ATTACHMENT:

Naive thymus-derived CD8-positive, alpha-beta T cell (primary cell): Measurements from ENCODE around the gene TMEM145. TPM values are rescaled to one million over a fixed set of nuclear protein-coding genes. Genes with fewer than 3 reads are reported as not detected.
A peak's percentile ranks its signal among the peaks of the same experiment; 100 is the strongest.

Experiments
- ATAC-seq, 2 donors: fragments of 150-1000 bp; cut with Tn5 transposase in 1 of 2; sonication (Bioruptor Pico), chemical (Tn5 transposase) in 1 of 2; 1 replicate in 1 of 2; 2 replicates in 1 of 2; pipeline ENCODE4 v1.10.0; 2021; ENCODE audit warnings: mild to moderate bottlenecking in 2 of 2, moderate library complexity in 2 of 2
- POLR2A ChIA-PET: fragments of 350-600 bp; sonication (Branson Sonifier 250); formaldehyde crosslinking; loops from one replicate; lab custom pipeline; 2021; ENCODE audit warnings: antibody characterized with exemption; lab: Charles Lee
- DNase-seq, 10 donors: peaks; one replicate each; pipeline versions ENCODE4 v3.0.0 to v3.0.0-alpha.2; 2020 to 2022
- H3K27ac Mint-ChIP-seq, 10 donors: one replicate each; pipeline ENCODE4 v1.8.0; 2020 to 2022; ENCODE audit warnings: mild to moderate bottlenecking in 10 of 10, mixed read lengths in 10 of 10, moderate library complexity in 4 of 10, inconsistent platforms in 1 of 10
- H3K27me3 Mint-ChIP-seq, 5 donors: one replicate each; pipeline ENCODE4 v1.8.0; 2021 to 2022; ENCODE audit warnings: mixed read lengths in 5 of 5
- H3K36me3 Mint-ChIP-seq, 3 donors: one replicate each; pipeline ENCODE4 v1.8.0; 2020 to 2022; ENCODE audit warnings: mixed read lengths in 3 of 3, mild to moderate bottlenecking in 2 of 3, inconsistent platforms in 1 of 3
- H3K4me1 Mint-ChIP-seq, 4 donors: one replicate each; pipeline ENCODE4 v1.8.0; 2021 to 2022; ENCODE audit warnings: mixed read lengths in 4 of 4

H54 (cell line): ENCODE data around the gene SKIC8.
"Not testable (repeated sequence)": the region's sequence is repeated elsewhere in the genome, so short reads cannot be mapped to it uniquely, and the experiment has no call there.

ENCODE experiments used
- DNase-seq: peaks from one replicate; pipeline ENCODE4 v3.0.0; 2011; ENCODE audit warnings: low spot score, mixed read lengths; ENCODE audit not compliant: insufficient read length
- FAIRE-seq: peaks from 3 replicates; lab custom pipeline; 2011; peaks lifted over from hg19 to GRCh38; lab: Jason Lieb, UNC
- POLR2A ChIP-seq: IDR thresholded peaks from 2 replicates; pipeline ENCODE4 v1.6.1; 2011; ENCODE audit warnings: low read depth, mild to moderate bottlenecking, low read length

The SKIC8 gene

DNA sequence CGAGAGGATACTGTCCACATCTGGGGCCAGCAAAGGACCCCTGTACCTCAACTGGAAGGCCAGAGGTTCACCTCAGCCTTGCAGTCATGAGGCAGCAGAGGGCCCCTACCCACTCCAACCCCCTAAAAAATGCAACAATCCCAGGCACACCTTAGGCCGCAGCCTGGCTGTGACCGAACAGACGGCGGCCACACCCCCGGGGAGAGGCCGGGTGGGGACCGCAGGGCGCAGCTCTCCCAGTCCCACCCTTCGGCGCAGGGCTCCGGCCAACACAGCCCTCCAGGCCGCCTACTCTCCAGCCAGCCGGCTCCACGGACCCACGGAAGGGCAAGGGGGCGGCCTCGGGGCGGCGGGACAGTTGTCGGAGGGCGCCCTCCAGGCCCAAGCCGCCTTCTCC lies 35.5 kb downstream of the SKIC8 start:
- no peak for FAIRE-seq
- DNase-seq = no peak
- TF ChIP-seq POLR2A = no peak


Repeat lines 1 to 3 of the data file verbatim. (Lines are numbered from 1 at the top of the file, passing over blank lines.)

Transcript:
Naive thymus-derived CD8-positive, alpha-beta T cell (primary cell): Measurements from ENCODE around the gene TMEM145. TPM values are rescaled to one million over a fixed set of nuclear protein-coding genes. Genes with fewer than 3 reads are reported as not detected.
A peak's percentile ranks its signal among the peaks of the same experiment; 100 is the strongest.

Experiments